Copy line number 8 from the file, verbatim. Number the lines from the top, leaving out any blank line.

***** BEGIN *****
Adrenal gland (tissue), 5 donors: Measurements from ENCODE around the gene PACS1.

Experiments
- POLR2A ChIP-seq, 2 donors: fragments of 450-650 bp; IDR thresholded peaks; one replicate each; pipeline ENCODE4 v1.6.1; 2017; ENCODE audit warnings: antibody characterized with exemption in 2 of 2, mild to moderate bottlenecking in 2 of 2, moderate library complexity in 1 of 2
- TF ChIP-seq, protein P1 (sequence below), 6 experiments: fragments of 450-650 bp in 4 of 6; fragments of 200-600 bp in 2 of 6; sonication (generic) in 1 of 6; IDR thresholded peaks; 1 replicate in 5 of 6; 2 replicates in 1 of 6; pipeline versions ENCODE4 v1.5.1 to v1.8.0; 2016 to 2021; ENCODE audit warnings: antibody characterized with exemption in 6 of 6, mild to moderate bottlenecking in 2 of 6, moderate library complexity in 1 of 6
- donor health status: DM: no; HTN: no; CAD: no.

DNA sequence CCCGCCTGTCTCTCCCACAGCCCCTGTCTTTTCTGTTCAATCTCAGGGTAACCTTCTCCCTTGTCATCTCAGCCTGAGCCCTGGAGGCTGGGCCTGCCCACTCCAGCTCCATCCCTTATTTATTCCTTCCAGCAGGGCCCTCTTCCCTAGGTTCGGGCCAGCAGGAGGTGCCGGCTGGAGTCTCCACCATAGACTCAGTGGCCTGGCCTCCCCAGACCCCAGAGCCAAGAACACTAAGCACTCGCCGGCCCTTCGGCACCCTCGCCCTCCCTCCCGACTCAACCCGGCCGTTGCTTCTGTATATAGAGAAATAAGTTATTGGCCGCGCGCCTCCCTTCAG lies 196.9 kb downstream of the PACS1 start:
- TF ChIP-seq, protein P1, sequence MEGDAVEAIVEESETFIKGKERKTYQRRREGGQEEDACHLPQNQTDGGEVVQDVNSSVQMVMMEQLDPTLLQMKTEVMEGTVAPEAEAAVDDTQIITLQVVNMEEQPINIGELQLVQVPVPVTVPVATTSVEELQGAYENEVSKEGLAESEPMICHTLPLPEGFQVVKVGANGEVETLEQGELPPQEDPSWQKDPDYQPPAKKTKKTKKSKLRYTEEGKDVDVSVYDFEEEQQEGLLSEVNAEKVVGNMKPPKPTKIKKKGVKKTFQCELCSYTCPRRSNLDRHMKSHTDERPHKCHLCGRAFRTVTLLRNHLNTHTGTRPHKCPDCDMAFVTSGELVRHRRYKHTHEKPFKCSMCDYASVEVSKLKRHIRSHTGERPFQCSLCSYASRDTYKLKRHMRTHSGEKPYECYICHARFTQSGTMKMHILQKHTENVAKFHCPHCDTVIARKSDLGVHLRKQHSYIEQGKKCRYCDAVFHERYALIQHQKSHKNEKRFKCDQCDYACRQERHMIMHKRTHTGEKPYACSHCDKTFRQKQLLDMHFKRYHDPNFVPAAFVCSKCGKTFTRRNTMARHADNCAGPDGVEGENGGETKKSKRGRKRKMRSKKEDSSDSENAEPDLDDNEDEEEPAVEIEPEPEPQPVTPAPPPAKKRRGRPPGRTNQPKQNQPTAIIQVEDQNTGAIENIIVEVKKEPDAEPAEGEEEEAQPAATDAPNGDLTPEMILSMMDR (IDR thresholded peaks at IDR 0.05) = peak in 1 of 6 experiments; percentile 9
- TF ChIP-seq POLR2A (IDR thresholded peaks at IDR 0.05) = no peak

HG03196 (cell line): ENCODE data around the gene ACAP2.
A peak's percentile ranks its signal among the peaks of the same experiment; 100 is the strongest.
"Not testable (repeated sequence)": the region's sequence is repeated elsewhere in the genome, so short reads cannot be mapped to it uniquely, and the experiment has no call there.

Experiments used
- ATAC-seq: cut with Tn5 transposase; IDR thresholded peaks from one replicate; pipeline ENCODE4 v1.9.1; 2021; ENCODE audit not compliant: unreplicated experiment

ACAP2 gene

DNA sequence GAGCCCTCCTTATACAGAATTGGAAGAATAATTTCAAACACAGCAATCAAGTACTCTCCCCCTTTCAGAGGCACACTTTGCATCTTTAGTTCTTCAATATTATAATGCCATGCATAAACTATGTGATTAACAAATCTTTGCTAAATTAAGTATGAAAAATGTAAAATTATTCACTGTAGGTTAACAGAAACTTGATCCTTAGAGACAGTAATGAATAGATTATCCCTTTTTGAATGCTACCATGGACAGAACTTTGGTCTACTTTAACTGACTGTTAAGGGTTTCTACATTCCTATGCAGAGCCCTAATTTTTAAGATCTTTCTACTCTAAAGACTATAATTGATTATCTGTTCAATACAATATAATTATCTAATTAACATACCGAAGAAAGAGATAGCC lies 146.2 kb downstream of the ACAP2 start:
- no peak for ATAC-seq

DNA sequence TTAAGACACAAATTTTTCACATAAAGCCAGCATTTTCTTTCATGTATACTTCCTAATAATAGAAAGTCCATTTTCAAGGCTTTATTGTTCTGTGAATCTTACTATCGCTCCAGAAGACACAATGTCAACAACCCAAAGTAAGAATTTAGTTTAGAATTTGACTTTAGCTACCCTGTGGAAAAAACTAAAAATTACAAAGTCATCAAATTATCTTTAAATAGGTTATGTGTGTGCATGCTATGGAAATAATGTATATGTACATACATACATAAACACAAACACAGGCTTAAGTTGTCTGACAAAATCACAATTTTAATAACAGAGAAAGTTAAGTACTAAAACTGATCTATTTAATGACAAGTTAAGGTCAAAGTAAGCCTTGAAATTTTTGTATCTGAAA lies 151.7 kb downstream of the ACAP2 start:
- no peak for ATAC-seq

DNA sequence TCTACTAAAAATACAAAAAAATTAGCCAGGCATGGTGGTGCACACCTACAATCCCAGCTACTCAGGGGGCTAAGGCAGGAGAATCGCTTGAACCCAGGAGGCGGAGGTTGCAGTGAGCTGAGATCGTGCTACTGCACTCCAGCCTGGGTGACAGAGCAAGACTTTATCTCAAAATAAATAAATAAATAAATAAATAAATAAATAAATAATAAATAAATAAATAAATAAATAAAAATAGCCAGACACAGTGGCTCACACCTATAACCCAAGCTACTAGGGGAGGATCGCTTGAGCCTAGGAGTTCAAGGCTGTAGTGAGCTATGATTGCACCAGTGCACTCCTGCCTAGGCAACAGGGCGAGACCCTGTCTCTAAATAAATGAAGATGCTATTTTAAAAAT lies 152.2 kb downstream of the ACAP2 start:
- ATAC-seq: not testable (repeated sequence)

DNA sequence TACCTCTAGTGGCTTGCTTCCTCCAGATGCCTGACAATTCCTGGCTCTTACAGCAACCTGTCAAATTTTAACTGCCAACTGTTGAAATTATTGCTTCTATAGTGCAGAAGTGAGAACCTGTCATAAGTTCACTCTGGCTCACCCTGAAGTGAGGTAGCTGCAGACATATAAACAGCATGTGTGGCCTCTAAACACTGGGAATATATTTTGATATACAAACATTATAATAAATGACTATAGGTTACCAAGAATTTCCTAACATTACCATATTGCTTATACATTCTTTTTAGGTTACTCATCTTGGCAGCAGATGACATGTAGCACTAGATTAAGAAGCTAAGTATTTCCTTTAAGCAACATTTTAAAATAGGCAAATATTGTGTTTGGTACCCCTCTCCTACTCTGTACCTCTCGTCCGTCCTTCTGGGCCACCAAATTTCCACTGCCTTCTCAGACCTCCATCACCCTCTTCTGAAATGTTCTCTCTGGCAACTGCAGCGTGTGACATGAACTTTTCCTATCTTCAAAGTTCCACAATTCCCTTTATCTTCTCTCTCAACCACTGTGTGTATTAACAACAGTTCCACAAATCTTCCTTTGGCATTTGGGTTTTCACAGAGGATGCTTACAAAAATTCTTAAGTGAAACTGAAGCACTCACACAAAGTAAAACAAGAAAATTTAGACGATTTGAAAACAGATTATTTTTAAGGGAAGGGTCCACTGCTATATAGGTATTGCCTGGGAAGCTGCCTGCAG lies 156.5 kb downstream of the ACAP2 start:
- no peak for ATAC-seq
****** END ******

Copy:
- TF ChIP-seq POLR2A (IDR thresholded peaks at IDR 0.05) = no peak